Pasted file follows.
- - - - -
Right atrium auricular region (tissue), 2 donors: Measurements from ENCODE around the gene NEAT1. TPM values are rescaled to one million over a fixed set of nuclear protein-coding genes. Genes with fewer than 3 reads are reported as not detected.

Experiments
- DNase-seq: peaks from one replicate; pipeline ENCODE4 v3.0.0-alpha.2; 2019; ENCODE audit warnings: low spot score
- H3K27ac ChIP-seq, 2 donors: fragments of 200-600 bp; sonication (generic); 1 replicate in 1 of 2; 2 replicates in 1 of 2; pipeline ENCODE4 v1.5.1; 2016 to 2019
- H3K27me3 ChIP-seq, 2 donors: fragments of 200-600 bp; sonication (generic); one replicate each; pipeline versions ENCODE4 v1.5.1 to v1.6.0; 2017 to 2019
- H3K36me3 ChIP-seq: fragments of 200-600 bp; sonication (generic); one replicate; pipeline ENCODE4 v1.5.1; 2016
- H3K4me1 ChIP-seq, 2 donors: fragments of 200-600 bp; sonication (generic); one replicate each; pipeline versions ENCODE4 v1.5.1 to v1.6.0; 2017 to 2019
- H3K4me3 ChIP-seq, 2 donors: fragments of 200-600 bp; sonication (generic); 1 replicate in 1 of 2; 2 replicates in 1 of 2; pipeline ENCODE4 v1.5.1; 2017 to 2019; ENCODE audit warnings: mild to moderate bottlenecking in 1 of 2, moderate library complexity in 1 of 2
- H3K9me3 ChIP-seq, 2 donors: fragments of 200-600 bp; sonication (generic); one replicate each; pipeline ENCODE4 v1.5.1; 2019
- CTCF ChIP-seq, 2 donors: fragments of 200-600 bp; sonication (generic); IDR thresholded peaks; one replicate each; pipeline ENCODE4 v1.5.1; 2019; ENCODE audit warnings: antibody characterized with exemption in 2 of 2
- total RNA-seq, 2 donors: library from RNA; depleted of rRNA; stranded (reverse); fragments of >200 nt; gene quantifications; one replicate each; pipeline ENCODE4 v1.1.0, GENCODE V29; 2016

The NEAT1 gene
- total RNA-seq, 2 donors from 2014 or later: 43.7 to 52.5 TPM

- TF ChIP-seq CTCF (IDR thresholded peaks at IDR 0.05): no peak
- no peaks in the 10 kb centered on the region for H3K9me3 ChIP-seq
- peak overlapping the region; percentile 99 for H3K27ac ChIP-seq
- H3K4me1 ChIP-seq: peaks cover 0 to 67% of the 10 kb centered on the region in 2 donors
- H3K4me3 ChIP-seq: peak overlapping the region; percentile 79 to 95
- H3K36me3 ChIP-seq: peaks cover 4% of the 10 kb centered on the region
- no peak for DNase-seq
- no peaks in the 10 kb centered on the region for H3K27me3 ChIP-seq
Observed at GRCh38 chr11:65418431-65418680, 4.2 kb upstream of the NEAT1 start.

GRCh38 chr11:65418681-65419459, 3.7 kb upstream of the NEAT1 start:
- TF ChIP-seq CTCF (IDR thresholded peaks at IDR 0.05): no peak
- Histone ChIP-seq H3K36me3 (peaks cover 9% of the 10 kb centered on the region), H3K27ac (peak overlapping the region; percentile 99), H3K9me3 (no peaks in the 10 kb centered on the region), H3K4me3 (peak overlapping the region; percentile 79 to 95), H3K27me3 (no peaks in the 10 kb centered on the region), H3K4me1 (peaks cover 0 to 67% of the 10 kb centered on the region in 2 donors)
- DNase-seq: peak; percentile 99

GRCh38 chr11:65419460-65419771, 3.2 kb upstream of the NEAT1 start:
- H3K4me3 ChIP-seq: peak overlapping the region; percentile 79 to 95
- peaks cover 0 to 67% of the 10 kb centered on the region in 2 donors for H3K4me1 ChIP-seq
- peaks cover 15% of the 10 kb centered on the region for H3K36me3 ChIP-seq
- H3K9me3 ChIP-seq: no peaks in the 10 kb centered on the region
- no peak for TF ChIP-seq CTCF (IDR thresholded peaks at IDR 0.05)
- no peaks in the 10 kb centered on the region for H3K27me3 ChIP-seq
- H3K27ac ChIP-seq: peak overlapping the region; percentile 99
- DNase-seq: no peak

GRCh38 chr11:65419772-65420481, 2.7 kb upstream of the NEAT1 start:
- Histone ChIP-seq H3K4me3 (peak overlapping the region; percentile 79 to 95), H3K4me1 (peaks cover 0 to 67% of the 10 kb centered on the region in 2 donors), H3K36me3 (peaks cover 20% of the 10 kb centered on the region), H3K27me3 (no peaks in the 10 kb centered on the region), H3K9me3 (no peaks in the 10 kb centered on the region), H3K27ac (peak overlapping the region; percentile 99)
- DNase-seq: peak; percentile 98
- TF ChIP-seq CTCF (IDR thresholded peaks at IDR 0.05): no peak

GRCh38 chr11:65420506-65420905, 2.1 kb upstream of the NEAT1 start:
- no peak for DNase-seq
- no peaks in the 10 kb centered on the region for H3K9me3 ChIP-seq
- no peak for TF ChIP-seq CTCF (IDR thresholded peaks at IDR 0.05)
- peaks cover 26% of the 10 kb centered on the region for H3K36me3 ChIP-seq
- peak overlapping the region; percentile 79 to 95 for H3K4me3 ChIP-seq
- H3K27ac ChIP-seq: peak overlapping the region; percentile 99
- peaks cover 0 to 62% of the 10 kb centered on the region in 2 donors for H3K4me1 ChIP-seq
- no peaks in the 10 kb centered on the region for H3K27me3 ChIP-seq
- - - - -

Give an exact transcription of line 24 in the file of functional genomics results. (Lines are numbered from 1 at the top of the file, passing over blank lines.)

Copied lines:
- TF ChIP-seq CTCF (IDR thresholded peaks at IDR 0.05): no peak